A FTIR spectrometer with a modified software with regard to mathematical/statistical data handling provides reliable data for determining the end of the pulp cooking procedure.

But it might as well be integrated into existing process control systems. The determined data are fed manually or on-line to a computational unit of the process control system where they are used for optimizing the cooking operation, e.g. to give the operator information when to stop the delignification process.

The invention is illustrated in the accompanying drawings in which:

FIG. 1a is a perspective view showing a progression of curves taken at progressing times in which absorbance is plotted against wavenumbers to detail the progress of a laboroatory bisulfite cook;

FIG. 1b is the same as FIG. 1a except that the progress of an industrial bisulfite cook is shown;

FIG. 2a is a graph in which four integrated band areas are plotted against progressing time for a laboratory bisulfite cook using the data plotted in FIG. 1a, and FIG. 2a shows the same thing using the data plotted in FIG. 1b. These FIGS. 1 and 2 are referred to in Example 1.

FIG. 3 shows the increasing band absorbance intensities at about 1494 cm-1 vs. cooking time with respect to the laboratory sulfate cook described in Example 2;

FIG. 4a is a graph comparing absorption vs reciprocal centimeters for an IR spectra to show the composition and concentration of chemicals in an acid sodium bisulfite cooking liquor as described in Example 3;

FIG. 4b shows the change of chemical composition during a sulfite cook of spruce chips;

FIGS. 5 and 6 each show a pair of graphs referred to in Example 4 for a series of cooks of beech chips as set forth in Example 1 in which the integrated band areas are correlated with the kappa numbers of the pulps; and

FIGS. 7 and 8 are similar to FIGS. 5 and 6, but using beech chips as described in Example 5.

The following examples illustrate the scope and nature of the present invention. All infrared measurements were performed on a Nicolet 20 SX FTIR spectrometer under the following conditions:

Cell windows : Irtran 2 (ZnS )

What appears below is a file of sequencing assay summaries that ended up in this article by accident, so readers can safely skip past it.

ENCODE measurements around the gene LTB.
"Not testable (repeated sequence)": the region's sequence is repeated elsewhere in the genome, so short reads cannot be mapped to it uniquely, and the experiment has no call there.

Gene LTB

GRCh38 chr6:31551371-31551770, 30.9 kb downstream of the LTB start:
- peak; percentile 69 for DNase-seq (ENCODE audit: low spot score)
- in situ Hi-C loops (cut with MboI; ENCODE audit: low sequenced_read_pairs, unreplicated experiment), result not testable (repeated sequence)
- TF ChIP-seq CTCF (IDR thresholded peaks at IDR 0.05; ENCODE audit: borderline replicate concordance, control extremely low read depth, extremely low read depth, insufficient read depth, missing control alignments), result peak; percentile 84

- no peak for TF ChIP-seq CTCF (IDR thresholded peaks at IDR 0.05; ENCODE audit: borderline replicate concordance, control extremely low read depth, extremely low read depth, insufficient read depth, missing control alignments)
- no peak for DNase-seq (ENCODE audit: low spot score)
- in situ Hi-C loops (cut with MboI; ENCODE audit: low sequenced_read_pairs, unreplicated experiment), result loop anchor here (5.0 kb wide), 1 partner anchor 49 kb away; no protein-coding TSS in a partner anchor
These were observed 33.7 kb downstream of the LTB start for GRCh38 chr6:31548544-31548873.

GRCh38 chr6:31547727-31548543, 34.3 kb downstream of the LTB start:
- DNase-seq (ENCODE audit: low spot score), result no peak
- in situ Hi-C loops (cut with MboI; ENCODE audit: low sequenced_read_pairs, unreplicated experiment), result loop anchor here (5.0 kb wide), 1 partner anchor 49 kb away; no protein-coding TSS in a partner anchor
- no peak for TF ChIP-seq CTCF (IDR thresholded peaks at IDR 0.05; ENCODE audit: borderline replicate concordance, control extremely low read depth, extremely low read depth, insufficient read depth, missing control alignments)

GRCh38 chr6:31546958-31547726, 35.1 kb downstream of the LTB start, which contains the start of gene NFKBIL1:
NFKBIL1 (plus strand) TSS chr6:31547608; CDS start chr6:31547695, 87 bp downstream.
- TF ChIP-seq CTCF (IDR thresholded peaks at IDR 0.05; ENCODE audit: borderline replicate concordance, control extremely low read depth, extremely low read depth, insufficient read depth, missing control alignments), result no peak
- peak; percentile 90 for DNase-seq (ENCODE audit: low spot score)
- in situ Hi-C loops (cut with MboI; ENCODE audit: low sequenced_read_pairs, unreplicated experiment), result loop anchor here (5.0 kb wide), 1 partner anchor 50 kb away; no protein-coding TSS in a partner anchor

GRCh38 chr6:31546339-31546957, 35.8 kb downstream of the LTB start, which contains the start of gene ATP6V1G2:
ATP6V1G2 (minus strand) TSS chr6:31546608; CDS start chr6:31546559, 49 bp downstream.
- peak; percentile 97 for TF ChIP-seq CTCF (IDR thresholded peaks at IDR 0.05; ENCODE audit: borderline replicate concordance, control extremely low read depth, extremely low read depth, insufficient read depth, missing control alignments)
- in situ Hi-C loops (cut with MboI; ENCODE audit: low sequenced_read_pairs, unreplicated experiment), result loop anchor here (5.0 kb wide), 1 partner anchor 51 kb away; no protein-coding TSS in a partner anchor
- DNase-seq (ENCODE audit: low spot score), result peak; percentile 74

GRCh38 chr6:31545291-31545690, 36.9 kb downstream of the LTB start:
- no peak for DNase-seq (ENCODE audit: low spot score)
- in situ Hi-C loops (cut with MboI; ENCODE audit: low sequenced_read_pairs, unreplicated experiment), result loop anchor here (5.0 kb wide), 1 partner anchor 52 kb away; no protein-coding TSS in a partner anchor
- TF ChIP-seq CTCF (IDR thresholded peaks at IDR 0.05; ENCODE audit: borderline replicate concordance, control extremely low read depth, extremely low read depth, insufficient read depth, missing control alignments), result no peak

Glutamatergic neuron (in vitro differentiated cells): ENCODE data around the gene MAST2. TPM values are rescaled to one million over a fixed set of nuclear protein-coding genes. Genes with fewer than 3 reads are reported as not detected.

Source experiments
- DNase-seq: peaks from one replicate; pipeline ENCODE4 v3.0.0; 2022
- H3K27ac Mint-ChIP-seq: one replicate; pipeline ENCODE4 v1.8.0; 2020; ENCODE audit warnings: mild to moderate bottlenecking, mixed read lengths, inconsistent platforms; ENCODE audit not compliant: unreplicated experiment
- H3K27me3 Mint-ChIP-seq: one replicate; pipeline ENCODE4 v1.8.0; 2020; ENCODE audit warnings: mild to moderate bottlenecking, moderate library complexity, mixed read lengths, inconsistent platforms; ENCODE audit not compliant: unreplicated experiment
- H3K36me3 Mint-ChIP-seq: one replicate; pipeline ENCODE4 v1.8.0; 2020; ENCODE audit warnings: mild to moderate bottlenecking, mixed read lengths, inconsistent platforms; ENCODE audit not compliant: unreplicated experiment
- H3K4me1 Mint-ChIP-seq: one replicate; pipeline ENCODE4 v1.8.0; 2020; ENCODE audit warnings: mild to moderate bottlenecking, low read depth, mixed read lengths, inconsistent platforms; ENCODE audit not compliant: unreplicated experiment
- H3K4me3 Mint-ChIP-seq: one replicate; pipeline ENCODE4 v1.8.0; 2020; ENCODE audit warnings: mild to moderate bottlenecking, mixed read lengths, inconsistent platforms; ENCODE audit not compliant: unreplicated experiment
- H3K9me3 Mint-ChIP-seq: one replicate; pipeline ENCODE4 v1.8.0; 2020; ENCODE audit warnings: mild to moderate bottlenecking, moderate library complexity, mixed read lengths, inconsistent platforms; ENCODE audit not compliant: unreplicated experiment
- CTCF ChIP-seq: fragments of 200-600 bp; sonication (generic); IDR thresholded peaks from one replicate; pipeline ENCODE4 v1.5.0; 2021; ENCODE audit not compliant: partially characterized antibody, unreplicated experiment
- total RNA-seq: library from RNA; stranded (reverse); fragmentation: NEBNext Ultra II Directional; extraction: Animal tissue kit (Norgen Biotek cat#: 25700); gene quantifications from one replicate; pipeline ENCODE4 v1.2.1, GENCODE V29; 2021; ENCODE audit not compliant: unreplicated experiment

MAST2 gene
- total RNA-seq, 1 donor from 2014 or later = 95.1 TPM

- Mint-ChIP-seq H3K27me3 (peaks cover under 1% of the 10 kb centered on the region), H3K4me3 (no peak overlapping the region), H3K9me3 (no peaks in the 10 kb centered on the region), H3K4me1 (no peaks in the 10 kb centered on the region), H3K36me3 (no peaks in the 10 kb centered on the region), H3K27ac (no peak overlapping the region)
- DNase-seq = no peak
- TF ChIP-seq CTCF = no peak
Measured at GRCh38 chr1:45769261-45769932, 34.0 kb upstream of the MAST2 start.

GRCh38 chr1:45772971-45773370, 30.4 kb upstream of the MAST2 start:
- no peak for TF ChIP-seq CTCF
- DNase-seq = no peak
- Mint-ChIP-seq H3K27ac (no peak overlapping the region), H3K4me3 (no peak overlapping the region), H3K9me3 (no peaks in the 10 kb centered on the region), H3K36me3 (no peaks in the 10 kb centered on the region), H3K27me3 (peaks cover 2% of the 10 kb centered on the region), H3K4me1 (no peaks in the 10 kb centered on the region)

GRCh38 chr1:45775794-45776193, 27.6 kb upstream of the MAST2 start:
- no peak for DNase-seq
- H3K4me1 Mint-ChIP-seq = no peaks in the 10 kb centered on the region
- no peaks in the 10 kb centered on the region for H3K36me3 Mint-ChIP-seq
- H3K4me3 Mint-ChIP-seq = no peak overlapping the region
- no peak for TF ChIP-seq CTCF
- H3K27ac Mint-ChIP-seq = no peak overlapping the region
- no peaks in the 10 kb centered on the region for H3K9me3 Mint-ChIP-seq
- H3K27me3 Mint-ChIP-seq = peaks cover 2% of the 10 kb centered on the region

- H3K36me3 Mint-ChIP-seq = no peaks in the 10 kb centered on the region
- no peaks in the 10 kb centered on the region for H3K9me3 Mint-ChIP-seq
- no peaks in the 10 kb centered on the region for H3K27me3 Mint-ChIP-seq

Cell thickness: 0.025 mm

Number of scans : 200

Spectral resolution : 1 cm-1

All samples were cooled and the transmittance measured at room temperature.

EXAMPLE 1

The progress of a magnesium bisulfite cook of beech chips is demonstrated by increase of the lignin concentration in the cooking liquor during the cook for

(a) a laboratory cook and

(b) an industrial cook.

In FIG. 1a and 1b the increase of absorbances can be seen of two bands having maxima at ca. 1515 cm-1 and 1465 cm-1, respectively.

In FIG. 2a and 2b plots show the increase of integrated band areas (I1,I2 ) and band heights (H1,H2 ) vs. cooking time for the same two bands. Cooking conditions for

(a) the laboratory cook:

Cooking liquor concentration: 6.65% total SO2, 3.38% free

SO2, 2.13% MgO

Amount of chips: 800 g oven dried (o.d.) weight

Mini-mill digester: M/K Systems Inc.

Liquor/wood ratio: 3.5:1

Heating up period: 65 min

Time at maximum temperature (Tmax ): 360 min

Tmax : 140 C.

Digester pressure (p) at Tmax : 6.3 bar

Kappa number of the resulting pulp: 22.3.

(b) the industrial cook:

Cooking liquor concentration: 5.50 % total SO2, 1.08 % free SO2, 1.38 % MgO

Amount of chips : 64 t o.d. weight

Digester: 225 m3 stainless steel

Liquor/wood ratio: 2.5:1

Heating up period: 195 min

Time at Tmax : 265 min

Tmax : 139 C.

p at Tmax : 5.5 bar

Kappa number of the resulting pulp: 17.2.

EXAMPLE 2

The progress of a laboratory sulfate cook of spruce chips is evident from the plot of increasing band absorbance intensities at ca. 1494 cm-1 vs. cooking time in FIG. 3.

Cooking conditions:

Chemicals: 19% NaOH/o.d. wood, 8% Na2 CO3 /o.d. wood, 10% Na2 S/o.d. wood

Amount of chips: 800 g o.d. weight

Mini-mill digester: M/K Systems Inc.

Liquor/wood ratio: 4:1

Heating up period: 95 min

Time at Tmax : 120 min

Tmax : 170 C.

p at Tmax : 7.7 bar

Kappa number of the resulting pulp: 23.5

EXAMPLE 3